Nietzche was in favor of autocracy, aristocracy, the caste system, and the wholesale slaughter of much of the human population. While his ideas on religion's "slave morality" are pretty provocative and he makes some valid points, he represents the world in such dualistic terms that its hard not to cackle here at there as he presents arguments for "strong vs. weak" and brute force with an air of bombastic pseudo-sophistication. He was an aesthetician of violence and exploitation, he was pro-slavery and subjugation, and believed that all of humanity and animals are locked in an eternal struggle in which mercy and compassion had no place. He was right in that people are losing the concept of gods in the face of technology and science, but wrong in his belief that the strong have a right to dominate the weak and especially, dangerously wrong when he said that instincts are the most powerful form of intelligence. Instincts are very primitive and relying on snap judgments, emotions, and "intuition" makes people go horribly wrong most of the time. And while he would have disagreed with the Nazis on anti-semitism and racism, his entire philosophy gave birth to MANY of the ideologies of the Nazis. Namely, Nietzche was a collectivist, he believed in the magnificence and essentially of war, he believed in might and deception, he believed in the ridding of guilt and conscience when suppressing the weak as he believed their subjugation was a biological, Darwinian inevitability, he believed that trade and economic liberalism were damaging, he was anti-intellectual, believed in strong government, the ridding of conscience and replacement of it with the opposite values to form a new "non-slave" conscience, and he believed in state regulation of marriage and sex, and eugenics. The Nazis believed all of that and made the Hitler Youth read some of his work. Not much room to counter argue for the Nietzche apologists or circle jerkers, you're all just angsty fags.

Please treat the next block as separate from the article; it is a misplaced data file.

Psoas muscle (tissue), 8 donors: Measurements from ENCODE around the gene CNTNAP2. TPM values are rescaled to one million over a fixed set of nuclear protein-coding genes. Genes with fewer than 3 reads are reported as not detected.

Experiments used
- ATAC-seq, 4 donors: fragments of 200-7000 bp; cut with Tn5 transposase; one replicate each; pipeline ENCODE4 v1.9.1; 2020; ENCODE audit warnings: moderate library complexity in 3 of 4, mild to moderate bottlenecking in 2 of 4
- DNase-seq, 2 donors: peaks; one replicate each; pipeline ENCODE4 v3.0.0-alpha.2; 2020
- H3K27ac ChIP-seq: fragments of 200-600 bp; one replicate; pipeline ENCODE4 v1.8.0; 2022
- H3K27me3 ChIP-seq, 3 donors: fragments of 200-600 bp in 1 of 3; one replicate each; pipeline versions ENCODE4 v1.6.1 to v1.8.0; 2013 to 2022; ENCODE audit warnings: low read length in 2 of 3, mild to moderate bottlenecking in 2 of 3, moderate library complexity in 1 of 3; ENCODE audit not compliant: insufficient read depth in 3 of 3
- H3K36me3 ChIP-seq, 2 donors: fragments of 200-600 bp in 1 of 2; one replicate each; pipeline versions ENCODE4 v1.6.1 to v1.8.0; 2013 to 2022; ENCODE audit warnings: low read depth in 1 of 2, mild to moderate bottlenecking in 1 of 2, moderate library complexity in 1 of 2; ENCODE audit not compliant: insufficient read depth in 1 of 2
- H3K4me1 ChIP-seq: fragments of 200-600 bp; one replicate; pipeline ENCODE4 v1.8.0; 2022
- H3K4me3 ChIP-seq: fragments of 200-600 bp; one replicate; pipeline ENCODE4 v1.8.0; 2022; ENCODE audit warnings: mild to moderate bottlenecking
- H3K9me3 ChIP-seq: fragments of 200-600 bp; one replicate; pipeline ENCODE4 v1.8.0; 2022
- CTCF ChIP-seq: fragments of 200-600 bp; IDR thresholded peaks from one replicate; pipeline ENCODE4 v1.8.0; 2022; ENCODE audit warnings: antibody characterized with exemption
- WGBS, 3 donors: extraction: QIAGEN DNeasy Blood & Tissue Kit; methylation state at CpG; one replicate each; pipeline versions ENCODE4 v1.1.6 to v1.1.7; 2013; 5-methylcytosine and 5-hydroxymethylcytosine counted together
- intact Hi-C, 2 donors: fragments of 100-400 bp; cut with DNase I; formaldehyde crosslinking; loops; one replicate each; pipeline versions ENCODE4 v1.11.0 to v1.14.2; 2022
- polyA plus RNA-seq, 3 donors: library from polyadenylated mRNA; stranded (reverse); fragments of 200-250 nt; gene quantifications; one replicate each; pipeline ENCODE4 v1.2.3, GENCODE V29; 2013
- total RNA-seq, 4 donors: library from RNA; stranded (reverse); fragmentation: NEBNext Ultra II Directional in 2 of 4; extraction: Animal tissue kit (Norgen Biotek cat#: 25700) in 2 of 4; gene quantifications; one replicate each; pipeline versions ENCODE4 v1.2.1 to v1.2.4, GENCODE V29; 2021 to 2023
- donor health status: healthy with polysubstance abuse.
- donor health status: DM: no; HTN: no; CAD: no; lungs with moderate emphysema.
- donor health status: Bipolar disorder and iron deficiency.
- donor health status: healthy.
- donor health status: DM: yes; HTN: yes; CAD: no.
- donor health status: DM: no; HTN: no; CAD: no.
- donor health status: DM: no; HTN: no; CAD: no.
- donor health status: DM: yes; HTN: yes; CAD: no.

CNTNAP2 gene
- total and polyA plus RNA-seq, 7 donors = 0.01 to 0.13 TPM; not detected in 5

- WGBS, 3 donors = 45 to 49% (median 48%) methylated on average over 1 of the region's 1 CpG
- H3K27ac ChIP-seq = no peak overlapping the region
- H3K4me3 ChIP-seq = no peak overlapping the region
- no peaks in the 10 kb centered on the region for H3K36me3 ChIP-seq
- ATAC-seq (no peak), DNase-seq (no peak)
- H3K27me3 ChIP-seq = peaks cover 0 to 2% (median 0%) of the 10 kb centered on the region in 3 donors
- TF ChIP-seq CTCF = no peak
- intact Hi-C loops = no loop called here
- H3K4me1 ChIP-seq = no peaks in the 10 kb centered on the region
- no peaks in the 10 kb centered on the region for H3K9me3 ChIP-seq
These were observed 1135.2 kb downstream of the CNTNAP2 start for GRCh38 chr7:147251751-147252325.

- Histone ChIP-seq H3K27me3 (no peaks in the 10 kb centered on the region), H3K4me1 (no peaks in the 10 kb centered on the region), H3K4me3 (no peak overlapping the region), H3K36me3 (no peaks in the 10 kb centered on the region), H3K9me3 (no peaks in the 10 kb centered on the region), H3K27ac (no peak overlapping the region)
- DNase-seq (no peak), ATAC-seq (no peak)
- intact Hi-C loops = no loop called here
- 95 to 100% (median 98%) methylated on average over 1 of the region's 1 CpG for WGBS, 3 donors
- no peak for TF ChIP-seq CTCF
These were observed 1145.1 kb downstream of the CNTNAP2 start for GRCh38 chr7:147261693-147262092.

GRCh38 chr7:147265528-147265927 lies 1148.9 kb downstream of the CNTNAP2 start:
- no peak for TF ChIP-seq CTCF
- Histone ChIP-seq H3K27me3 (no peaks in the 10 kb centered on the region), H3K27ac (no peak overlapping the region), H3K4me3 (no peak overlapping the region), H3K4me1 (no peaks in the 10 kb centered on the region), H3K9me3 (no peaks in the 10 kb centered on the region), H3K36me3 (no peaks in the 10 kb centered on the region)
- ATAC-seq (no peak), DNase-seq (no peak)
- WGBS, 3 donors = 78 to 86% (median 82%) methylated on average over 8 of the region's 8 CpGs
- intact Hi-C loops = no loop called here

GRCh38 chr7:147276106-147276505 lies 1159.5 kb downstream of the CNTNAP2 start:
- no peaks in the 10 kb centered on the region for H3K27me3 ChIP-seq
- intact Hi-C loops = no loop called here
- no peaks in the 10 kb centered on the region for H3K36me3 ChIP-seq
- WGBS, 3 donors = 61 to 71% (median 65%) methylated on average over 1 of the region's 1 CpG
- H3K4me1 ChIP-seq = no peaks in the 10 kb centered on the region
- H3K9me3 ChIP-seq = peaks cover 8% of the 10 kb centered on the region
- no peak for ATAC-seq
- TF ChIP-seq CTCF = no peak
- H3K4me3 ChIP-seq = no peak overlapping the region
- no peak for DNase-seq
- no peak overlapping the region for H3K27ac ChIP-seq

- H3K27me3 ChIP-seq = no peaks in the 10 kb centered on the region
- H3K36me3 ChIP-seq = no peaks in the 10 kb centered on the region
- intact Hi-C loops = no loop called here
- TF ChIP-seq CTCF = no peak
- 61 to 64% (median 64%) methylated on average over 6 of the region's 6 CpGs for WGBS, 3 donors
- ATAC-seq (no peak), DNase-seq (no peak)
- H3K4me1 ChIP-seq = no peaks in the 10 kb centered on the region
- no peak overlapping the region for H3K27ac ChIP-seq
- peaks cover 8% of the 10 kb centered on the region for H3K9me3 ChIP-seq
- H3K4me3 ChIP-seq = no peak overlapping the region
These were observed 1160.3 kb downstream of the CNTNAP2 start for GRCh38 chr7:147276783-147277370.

remember when you claimed wolf children prove language itself is a social construct, also due to its commutative properties and "correlation" to society? because i do.

The sad thing is people are going to take this post seriously because it's a wall of text that sounds sophisticated if you don't know anything about the subject.

And how is this related to this?


Probably since they were unfalsifiable, meaning it's impossible to tell who's right. So always.

Philosophy is a spook.

I wasn't even aware Nietzsche had things to say about socialism. I just generally kind of dislike him because he created kind of a false opposition to morality that was actually just a set of vague morals, and much of his writing was affected by his degenerative disease. He was also a preeminent existentialist, though, so I don't really write him off. And his fans insist that his dumb aristocratic ramblings were purely poetic allegory or something.